From a letter I was writing to an aspiring novelist. WHO ARE THE PRIMARY READERS OF NOVELS? A) Novel readers B) Something else The correct answer is a). This means that those reading THIS novel will expect it to be a novel. They will wish to be surprised, delighted, moved, and informed. They will expect characters that convince and a plot that causes them to want to find out what will happen next. They will want the novel to hold their attention. At the very least. They are giving you their time. You need to take them seriously.
Between yours Chuck Palahniuk’s substack, this is the most encouraged I’ve been in all of my writing life.
Love you so much, Margaret Atwood. To my mind, ORYX AND CRAKE was and is the best dystopian/utopian novel ever written. How come it didn't receive the same attention (or more) as THE HANDMAID'S TALE? Its time will come. Give it some time, and everything you ever wrote will come true.
About ten years ago I wrote you a letter and you were so kind to respond back (we corresponded a few times), recommending Negotiating With the Dead to me along with a signed bookmark. Your words about writing and reading were so encouraging - thank you for your kindness!
Anywhere Margaret Atwood shows up it's going to be a party. Some fun, a few drinks, some argument and something elucidating. So happy to hop on board!
What a god damn DELIGHT to get this from you, direct to my inbox! Thank you. Lots to think on here and I love the idea of tone being the musical key, hadn't thought of it that way before.
So what do I write?
"Words, words, words" - Hamlet Act II scene ii.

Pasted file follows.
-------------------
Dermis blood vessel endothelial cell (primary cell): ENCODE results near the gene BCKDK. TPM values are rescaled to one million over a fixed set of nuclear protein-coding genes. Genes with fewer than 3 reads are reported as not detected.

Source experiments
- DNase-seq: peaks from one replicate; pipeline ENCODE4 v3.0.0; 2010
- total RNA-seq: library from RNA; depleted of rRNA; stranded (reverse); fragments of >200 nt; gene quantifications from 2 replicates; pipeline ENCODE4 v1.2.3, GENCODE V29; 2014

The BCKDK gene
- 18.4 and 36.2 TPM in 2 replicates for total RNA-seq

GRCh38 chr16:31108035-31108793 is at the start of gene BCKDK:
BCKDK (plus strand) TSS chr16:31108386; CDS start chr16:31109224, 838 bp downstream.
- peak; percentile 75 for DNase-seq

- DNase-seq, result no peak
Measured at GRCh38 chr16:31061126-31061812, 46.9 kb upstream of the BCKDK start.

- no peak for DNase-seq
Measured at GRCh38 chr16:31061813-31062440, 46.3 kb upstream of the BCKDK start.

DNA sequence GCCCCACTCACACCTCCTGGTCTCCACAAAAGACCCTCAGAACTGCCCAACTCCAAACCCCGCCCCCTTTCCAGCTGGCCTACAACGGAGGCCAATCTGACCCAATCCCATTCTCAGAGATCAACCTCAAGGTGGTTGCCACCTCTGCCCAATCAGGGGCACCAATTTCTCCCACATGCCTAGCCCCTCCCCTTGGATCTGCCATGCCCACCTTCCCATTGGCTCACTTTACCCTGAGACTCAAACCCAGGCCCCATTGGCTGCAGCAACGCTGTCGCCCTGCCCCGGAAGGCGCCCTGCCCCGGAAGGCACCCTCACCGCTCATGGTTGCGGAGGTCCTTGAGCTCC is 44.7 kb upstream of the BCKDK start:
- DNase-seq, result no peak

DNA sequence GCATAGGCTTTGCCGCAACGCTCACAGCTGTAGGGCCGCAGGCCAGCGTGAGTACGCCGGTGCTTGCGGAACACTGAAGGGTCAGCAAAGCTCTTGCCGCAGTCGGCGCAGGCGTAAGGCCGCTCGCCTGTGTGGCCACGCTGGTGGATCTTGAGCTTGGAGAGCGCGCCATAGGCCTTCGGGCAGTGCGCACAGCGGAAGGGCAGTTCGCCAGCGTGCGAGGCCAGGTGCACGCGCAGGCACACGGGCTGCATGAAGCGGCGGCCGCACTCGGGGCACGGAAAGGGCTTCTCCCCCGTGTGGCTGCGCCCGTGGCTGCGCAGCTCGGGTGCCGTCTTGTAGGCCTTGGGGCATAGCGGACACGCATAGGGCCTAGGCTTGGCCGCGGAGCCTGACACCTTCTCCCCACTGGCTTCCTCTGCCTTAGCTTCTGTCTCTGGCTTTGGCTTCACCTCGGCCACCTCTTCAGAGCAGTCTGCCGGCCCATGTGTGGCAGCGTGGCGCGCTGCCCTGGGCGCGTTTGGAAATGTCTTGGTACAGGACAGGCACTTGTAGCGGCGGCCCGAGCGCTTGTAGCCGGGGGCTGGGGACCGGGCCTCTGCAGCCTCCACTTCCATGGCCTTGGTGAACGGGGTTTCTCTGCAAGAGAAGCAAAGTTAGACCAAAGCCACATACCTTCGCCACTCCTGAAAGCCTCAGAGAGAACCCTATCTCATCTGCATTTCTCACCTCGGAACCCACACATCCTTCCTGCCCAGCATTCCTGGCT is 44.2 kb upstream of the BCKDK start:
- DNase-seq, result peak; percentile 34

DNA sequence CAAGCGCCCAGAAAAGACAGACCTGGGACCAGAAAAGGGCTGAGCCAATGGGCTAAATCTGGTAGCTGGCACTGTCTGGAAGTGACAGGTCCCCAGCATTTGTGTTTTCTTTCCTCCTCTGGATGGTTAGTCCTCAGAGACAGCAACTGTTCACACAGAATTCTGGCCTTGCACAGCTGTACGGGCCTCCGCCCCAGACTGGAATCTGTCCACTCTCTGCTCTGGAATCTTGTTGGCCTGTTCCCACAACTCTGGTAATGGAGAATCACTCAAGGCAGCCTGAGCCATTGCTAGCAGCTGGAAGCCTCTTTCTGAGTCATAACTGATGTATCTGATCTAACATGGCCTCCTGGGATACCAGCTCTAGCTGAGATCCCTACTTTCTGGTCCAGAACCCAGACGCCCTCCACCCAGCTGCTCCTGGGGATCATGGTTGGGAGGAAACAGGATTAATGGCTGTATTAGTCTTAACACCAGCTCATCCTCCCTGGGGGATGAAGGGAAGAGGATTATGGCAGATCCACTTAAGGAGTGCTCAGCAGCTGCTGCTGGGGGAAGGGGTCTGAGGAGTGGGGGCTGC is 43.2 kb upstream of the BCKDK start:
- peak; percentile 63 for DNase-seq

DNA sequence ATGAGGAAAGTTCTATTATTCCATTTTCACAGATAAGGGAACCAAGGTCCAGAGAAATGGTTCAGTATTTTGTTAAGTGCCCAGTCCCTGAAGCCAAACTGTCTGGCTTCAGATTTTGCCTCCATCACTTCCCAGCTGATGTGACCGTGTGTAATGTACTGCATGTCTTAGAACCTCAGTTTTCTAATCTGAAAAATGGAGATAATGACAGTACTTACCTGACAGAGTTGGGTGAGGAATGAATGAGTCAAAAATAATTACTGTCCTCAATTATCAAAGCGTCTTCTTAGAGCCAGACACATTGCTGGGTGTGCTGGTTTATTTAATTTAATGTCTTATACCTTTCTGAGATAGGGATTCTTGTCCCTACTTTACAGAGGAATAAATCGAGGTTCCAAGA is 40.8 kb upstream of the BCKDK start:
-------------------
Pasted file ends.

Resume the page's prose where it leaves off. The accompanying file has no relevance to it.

If only it were that simple. Too much thought and it's about as inspiring as cold gruel. Too little, and it meanders into incoherency. Some people's brains make the coolest connections, and out pops a weave of layered OMG. I stand in awe of those who are wired this way. They are word shamans and enchanters. (Yes Ms. Atwood, you are one of these, and we love you for it.)
I'll keep a link to this page to remind me of your basic basics. (I am approaching retirement, and always wanted to be a brain surgeon; uh, I mean writer.)
Thank you for the advice! I am writing a novel now and I find that a big part is getting to know the genre and what you call "the musical key". I am a big fan of your work and I am so glad you have a platform here!
Love you Peggy. You make us proud to be Canadians, with no qualifiers.🕊️
This is a big ✅ for Substack as a quality value creation platform. I look forward to learning from your insight. The world desperately needs creative, inspiring and original stories.
Something that happens to be a qualified expertise of yours. Thank you.🙏❤️
Thanks to you for pointing to the important stuff.
And for your wonderful novels which embody all the important stuff.
Thank you for reminding me of the basics. It's so easy to get lost in the details...
My earlier comments have disappeared so here goes again. Thank you for the insight into writing novels. I am a reader of novels and love reading yours. I also thoroughly enjoy Handmaid’s Tale adapted for tv. Usually I am disappointed after reading the book but not in this case. Well done.
I learn so much, and I find so much encouraged when I read an Author's newsletter. I will save this and use it as a reference.
Well, at least you know 2 people who will be reading every installment - you and yourself, lol! I love it! This one was very informative and encouraging. Thank you.
I'm attempting to write a review of a marvelous nonfiction book about Tibet--Journey to the End of the Empire by Scott Ezell (Camphor Press). It strikes me that your wisdom regarding the path toward a good novel applies very well to (at least some) nonfiction--in particular, this one. My review will be easier to write with this edition of your newsletter in hand.
I'm delighted you are writing here. Thank you for your insights.
(I loved your Masterclass, also, by the way.)